Metro is embarking on a planning process to figure out what to do on the land and there’s a great opportunity to include bicycle access in the equation. Advocates have been fighting for years to improve bike access in Forest Park but have made frustratingly slow progress.

The Tualatin Mountains natural area offers a fresh start and a new political context since it’s under Metro jurisdiction and not managed by the City of Portland (the current Parks Commissioner, Amanda Fritz, has all but shelved the Forest Park debate calling for “a citywide Master Plan for cycling recreation… prior to embarking on individual projects.”).
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Metro’s Regional Transpo Plan survey lets citizens set the budget

Wednesday, March 26th, 2014

Metro is in the home stretch in updating their Regional Transportation Plan. The RTP is the major transportation plan of our region’s road and transit network that includes an influential project list and sets investment priorities for the next 25 years. Before a final version is drawn up later this year, Metro needs to hear more citizen input to help them fine-tune priorities and tweak policy language so that it aligns more closely with the people who will be most impacted by it (all of us).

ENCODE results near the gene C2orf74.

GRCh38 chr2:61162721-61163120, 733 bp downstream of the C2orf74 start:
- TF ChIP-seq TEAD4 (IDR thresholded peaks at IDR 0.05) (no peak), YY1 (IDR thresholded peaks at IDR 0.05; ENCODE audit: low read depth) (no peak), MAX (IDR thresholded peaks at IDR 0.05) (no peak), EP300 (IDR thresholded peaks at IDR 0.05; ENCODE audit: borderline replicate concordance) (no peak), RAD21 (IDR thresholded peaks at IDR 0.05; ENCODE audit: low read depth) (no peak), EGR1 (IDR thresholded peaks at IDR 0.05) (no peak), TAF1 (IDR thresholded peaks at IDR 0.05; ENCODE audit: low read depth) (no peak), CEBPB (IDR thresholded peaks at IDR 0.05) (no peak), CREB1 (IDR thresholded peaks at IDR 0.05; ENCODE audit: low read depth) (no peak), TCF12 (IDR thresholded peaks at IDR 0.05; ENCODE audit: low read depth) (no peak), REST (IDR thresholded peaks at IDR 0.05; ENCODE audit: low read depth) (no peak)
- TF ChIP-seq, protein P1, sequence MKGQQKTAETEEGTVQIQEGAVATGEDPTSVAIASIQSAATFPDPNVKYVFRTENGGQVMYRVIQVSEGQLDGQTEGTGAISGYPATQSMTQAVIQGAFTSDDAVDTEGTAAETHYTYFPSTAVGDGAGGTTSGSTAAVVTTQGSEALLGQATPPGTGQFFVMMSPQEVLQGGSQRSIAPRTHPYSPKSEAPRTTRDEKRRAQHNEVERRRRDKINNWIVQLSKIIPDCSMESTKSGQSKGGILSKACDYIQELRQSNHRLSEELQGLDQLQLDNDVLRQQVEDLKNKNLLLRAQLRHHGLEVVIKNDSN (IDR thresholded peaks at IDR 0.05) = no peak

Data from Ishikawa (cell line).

To help kick off the comment period for the RTP, Metro has launched a new online survey. One part of the survey is an interesting exercise that turns everyone into a budget-maker.

Here’s the exercise: (more…)